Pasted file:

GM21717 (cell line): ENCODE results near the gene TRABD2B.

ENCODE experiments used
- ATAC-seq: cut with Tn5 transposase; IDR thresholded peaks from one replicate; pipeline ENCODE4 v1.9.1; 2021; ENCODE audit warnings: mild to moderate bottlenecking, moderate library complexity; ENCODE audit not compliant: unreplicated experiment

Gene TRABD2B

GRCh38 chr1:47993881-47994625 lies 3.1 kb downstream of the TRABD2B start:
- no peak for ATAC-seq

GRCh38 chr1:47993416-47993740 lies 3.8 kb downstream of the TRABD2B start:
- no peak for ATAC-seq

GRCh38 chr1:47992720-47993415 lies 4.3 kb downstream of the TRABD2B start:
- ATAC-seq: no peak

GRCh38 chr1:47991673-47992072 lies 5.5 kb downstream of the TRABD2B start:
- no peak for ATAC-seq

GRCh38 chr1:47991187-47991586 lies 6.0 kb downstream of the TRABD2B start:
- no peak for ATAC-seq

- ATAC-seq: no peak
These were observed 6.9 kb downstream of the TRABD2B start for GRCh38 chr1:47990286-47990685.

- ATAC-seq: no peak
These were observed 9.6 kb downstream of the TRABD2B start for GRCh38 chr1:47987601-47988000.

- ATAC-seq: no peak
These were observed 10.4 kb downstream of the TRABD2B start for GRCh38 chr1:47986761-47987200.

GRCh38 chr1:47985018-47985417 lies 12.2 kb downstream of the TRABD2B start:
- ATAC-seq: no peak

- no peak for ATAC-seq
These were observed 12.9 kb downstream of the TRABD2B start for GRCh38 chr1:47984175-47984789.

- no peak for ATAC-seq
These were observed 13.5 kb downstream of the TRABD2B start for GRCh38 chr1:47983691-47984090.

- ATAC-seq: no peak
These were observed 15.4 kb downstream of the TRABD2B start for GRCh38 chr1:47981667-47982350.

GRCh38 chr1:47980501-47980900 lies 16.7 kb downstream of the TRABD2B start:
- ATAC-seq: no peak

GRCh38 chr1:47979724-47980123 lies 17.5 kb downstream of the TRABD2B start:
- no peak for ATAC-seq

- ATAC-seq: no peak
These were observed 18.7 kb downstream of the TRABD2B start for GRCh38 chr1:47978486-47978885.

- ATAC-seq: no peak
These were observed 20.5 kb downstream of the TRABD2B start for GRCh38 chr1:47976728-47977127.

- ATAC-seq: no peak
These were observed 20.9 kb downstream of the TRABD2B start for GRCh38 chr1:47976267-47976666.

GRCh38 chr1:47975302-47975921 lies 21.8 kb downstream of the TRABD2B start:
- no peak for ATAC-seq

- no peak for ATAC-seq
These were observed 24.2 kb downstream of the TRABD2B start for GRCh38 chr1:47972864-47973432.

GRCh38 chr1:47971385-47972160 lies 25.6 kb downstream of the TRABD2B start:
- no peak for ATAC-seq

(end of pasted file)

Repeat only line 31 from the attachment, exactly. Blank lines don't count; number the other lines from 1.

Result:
GRCh38 chr1:47979724-47980123 lies 17.5 kb downstream of the TRABD2B start: